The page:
Why Catholic Millennials Need These Four Urgent Life Skills


I had a friend in college who was in a serious automobile accident that got into the newspaper. In the article, she was referred to as a woman. This was reasonable, as she was over 21 and living on her own, but it came as a surprise to her to be referred to as a woman and not a girl. (This would have been in the mid-1980s)

The age of physical maturation and the age at which people who are still in school consider themselves adults don’t coincide any more. I think people don’t think of themselves as adults until they believe they are old enough to be married. I remember a bit of shock at being in a wedding in college, looking at a relative, and instead of thinking “they are way too young to be getting married” as I had in the past when people my own age married, I thought, “Oh, goodness. She really is ready for this. She’s old enough. I am old enough!!” That released a bit of an inner “eeek!” let me tell you. (Thinking back, I would have been about 23 or 24 at the time.)

It astonished my husband and me to know how many high school students our sons’ age were not interested in getting a driver’s license. Those of us who are older remember when most people that age could not wait to get a driver’s license. Being able to drive isn’t the signal of independence and adulthood that it once was. Maybe it is because nobody can actually work on their own cars any more, I don’t know. Maybe it is because parents can keep their children under surveillance at all times now, if they want to do that. Maybe it is because the age at which marriage is considered a rational possibility is pushed out to the date of a family-supporting level employment, which seems like a day which is not even guaranteed to come at all! It does seem clear, though, that people are pushing the age at which they consider themselves adults later and later in life. When the day does come, they seem to feel they are pretending a role rather than traveling through a certain phase of life that was certain to come, ready or not.


Wow, I had no idea.

That’s really ironic, given that it’s a field devoted to helping other people feel better.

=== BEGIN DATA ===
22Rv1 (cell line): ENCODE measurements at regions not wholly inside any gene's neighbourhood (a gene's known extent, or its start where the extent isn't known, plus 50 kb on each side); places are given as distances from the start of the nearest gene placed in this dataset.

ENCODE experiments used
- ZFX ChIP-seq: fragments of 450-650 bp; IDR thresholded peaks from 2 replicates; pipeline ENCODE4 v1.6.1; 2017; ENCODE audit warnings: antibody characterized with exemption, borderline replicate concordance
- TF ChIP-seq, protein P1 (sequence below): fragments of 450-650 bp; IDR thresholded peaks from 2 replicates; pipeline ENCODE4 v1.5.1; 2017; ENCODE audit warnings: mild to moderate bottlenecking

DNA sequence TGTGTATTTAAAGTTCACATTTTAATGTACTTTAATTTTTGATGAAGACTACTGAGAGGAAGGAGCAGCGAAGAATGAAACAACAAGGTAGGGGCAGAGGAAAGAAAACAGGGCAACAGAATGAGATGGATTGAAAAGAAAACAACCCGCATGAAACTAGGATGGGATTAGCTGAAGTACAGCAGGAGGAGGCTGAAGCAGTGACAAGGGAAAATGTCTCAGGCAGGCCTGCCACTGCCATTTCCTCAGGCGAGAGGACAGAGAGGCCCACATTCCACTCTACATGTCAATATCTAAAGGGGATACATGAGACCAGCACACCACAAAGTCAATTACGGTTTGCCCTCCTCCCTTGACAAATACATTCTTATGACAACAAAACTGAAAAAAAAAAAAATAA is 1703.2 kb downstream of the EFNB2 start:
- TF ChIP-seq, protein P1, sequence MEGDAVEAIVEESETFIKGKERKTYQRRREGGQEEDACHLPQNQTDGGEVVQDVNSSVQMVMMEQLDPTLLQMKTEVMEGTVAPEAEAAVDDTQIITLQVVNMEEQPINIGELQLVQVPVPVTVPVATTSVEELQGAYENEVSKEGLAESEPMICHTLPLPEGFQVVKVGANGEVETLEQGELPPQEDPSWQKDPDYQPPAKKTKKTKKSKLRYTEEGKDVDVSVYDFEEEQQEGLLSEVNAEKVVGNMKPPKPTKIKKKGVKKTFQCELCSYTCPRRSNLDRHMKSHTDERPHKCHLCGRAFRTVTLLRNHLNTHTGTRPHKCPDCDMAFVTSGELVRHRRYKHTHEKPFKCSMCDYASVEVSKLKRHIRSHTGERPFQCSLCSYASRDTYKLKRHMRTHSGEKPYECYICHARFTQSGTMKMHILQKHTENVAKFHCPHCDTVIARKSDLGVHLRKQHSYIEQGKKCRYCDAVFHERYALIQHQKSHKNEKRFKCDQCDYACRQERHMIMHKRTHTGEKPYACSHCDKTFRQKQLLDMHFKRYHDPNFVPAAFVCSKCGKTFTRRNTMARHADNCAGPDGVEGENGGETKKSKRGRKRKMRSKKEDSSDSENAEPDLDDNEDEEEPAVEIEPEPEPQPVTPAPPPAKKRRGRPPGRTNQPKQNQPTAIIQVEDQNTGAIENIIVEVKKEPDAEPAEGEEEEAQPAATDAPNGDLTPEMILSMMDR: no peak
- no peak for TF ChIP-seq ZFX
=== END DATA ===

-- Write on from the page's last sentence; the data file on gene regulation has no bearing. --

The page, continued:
Another side effect I noticed is there’s much more of an expectation of complete control of life under 18. It can get a bit weird when it’s normal for a 17 year old to have their entire schedule dictated by their parents, not be allowed online unsupervised, not be allowed friends that the parents don’t specifically approve…but then you’re supposed to start being an adult at 18. (Except for college, because you’re effectively not allowed to go unless your parents help.)



Culturally, helicopter parenting is the norm and sometimes that norm is enforced by the state. Even when it isn’t, the peer pressure on parents is immense. Children aren’t given any opportunity to exercise independence. Their every activity is scheduled and supervised by adults. We hear stories of CPS being called on children allowed to walk alone to the park or or even leaving a child in a car for 5 minutes while Mom runs into the store. Some jurisdictions have laws against leaving children home alone until 12 years old or even older. At 10, I was occasionally babysitting other people’s children in their homes.

Is it any wonder that today’s young adults are timid and cautious about independence and adulthood? We have told them their whole lives that they need supervision and that the world is dangerous. They’ve had little opportunity to practice independence and creative problem solving. And then suddenly, when they are 18 or 20, we expect them to have the skills to live and function as autonomous adults. We don’t really give them any transition time.

Additionally, a growing body of evidence shows that, neurologically speaking, those in their late teens and young twenties are not yet fully adult. Prolonged adolescence has a biological basis. This is not to say that an 18 or 20 year-old cannot and should not shoulder more responsibility, but a period of transition in the early twenties is not unreasonable.

Also, the idea of moving out of the house and completely supporting yourself is very cultural. In many cultures, children are expected to live with their parents until they marry , at whatever age that might be .

Ideally, young adults living at home would be working and contributing to the household financially or otherwise, benefiting everyone, or putting money away for their own future.